Bill Would Give DEM More Power to Battle Avian Flu Outbreak
Measure would allow the agency to enact quarantine measures on chicken flocks based on suspected presence of infectious disease
March 21, 2022
PROVIDENCE — State environmental officials are hoping the General Assembly approves a bill that would give the Rhode Island Department of Environmental Management (DEM) more authority to combat a possible outbreak of avian influenza.
House bill H7785, sponsored by Rep. Brandon Potter, D-Cranston, would allow DEM to enact quarantine measures on chicken flocks and other livestock based on the suspected presence of infectious diseases, as opposed to confirmed cases. States across the country, including nearby Connecticut and Massachusetts, have confirmed avian flu cases in domestic poultry.
“The highest-risk farms are the ones that allow access to poultry outdoors, especially if they have potential contact with wild waterfowl,” state veterinarian Scott Marshall said. Chickens, turkeys, pheasants and other domesticated farm birds are at risk for contracting avian flu, he said.
The new strain of avian flu is the third outbreak since 2015, and the first one expected to infect birds in R.I. This year’s outbreak was first detected in wild birds in South Carolina on Jan. 14. As of March 17, the U.S. Department of Agriculture (USDA) reports confirmed cases in 18 states, including Massachusetts, Connecticut, New Hampshire and Maine. DEM officials expect it to be a matter of when, not if, the disease is detected in R.I.; the state is part of the Atlantic flyway, a migratory bird route on which hunter-harvested wild waterfowl have shown signs of the disease in other states.
“This year is the one with the biggest geographic distribution I’ve ever seen,” Marshall said. “We’re seeing cases as far west as Nebraska, South Dakota, Iowa, and as far south as Virginia.”
DEM advised commercial farms and backyard chicken keepers to isolate flocks away from any wildlife. The highly contagious strain has a mortality rate of close to 100 percent for infected chickens, and environmental officials are concerned about the commercial impact to the state’s chicken farms.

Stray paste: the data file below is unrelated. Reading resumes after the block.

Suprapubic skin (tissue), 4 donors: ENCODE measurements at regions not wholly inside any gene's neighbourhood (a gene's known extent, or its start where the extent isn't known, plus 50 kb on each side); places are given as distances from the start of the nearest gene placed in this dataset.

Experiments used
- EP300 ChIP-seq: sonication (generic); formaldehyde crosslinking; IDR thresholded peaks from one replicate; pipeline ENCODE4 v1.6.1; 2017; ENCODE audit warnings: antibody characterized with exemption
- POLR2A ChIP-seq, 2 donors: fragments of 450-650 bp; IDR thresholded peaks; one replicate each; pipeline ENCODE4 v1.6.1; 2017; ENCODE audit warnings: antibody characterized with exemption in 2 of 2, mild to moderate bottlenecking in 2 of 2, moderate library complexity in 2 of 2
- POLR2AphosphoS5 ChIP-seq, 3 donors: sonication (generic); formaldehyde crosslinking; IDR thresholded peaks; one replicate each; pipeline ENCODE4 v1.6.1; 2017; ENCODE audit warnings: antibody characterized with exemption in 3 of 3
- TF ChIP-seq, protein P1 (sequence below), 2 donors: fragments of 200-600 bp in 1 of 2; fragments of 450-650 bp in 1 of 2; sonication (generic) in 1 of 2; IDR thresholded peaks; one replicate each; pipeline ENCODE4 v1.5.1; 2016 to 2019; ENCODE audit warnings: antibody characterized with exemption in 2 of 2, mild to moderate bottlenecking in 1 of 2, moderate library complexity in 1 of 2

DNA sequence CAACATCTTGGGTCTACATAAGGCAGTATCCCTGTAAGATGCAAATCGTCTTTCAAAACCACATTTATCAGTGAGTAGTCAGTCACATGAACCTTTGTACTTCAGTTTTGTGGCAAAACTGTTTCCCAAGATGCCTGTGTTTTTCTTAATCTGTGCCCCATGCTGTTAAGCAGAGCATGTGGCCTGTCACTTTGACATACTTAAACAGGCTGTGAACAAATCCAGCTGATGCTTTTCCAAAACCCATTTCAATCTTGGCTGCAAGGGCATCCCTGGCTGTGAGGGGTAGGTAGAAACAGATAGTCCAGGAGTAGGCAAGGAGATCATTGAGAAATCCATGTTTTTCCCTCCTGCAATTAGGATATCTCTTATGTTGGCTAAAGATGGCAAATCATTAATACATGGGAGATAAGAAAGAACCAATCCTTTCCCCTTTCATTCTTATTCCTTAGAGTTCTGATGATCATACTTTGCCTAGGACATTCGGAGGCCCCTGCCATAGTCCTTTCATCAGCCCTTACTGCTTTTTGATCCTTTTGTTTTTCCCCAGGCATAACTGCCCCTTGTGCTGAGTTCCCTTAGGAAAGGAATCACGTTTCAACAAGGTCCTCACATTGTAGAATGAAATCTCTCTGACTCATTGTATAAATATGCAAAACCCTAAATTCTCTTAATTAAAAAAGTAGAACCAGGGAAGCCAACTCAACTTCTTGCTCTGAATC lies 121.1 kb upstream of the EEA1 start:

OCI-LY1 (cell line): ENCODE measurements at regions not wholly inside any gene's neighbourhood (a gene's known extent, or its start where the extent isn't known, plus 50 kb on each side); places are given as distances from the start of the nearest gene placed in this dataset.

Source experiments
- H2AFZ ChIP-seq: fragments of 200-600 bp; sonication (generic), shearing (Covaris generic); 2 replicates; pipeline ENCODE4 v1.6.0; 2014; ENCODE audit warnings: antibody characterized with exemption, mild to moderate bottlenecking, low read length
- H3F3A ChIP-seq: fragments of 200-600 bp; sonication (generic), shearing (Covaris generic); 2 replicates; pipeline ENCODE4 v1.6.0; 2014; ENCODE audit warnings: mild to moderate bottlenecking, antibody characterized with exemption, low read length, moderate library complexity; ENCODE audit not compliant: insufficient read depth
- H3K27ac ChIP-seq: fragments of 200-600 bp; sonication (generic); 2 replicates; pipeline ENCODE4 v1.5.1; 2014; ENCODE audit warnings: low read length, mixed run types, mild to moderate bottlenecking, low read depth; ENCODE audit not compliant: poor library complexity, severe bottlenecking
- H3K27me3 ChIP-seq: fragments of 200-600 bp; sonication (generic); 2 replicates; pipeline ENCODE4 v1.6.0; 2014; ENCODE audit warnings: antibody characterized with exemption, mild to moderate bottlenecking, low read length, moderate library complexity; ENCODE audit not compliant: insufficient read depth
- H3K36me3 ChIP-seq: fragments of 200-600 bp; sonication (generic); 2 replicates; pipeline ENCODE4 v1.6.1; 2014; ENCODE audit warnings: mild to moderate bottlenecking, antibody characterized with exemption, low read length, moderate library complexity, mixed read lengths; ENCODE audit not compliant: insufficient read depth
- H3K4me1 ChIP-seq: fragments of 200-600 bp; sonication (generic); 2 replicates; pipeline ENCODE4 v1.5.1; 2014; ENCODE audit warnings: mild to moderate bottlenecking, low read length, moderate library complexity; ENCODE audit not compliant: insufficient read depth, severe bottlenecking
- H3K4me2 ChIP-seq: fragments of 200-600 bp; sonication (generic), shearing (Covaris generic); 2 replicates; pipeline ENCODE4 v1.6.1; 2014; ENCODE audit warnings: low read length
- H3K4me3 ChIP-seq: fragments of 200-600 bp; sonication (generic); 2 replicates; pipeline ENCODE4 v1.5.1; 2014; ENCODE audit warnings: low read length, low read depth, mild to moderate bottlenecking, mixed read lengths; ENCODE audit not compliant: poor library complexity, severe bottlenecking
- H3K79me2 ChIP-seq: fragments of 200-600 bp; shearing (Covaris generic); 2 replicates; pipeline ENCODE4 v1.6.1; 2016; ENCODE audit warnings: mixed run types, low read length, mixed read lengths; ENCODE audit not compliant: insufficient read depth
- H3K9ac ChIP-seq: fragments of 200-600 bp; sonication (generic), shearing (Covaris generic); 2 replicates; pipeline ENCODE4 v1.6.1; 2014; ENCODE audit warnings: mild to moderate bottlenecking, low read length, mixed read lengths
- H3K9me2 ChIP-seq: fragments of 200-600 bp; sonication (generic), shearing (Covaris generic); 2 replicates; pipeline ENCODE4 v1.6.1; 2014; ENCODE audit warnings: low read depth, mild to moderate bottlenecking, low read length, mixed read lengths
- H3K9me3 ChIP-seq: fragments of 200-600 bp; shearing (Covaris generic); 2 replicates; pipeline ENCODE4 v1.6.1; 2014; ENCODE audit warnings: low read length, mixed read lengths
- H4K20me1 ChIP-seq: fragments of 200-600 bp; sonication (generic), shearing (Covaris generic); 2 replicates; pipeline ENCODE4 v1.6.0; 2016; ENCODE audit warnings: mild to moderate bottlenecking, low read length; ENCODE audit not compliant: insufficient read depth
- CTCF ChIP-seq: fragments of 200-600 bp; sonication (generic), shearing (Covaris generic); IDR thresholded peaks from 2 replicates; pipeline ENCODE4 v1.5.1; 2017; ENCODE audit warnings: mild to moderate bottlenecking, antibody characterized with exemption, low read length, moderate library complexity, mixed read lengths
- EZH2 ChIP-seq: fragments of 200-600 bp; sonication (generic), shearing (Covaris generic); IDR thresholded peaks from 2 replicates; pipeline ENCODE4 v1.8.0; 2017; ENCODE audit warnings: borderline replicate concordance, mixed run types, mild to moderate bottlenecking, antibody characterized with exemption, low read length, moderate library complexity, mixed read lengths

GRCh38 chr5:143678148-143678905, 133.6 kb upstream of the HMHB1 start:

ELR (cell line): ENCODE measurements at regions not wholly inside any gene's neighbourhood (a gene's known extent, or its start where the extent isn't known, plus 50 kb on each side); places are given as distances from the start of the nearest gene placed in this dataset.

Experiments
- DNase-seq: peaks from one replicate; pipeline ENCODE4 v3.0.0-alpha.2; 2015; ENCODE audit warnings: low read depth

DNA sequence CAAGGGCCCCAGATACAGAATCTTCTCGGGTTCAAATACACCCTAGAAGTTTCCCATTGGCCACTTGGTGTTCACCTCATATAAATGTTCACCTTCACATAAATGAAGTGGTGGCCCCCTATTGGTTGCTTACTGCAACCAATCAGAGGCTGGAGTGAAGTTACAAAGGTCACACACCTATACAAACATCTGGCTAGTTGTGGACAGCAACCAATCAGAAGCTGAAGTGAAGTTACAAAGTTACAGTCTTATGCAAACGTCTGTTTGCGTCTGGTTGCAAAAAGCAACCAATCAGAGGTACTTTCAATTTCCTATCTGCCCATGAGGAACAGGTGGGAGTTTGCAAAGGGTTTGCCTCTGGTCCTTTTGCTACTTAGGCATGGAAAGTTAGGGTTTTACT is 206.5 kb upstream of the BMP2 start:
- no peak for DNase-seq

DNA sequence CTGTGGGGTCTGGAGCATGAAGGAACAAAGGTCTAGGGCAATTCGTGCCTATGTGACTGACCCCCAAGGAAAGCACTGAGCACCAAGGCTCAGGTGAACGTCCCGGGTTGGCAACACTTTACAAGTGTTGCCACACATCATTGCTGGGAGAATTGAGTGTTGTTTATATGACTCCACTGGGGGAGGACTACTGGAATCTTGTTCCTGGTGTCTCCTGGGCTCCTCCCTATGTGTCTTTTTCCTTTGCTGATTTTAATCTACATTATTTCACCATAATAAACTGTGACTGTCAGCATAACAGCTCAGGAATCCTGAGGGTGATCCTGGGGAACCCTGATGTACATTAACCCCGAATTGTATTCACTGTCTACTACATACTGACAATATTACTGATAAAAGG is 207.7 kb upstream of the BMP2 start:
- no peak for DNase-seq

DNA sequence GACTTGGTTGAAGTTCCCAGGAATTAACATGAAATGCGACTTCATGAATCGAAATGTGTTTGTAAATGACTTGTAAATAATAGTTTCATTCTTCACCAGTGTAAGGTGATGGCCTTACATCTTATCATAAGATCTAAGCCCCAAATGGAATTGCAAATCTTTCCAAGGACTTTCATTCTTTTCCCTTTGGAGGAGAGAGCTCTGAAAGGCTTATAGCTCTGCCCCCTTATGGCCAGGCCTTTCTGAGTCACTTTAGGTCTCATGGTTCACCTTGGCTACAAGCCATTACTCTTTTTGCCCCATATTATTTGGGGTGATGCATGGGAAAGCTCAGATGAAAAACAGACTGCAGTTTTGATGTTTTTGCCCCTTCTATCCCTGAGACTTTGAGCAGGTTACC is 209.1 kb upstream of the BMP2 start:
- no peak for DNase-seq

There is no known case of avian flu in humans, and the risk of animal-to-human transmission is low. The Centers for Disease Control and Prevention (CDC) has called it an animal health issue, and reissued guidance to the public that poultry and eggs remain safe when cooked to an internal temperature of 165 degrees.
H7785 would help state officials contain the spread of the flu among domesticated poultry and bring DEM’s authority to contain animal disease in line with neighboring states, according to state environmental officials. The legislation would empower the department to act based on suspicion of the disease, quarantine an expanded area and issue orders for mandatory testing on suspected flocks.
A flock with confirmed cases of avian flu is required by state law to be depopulated and the carcasses disposed of properly. Farmers with infected flocks that have been depopulated are eligible for compensation under federal indemnity funds run by the USDA.
The House approved the bill in a vote March 17. In a prepared statement, Potter thanked his colleagues for its quick passage.
“Bird flu, unfortunately, is absolutely devastating to farms and livestock. If one bird contracts it, it can swiftly infect and kill the whole flock,” he said. “DEM needs to be able to respond very quickly and effectively to stop it from spreading to any other flocks once it is detected.”
The bill was sent to the Senate, where it awaits an official legislative sponsor.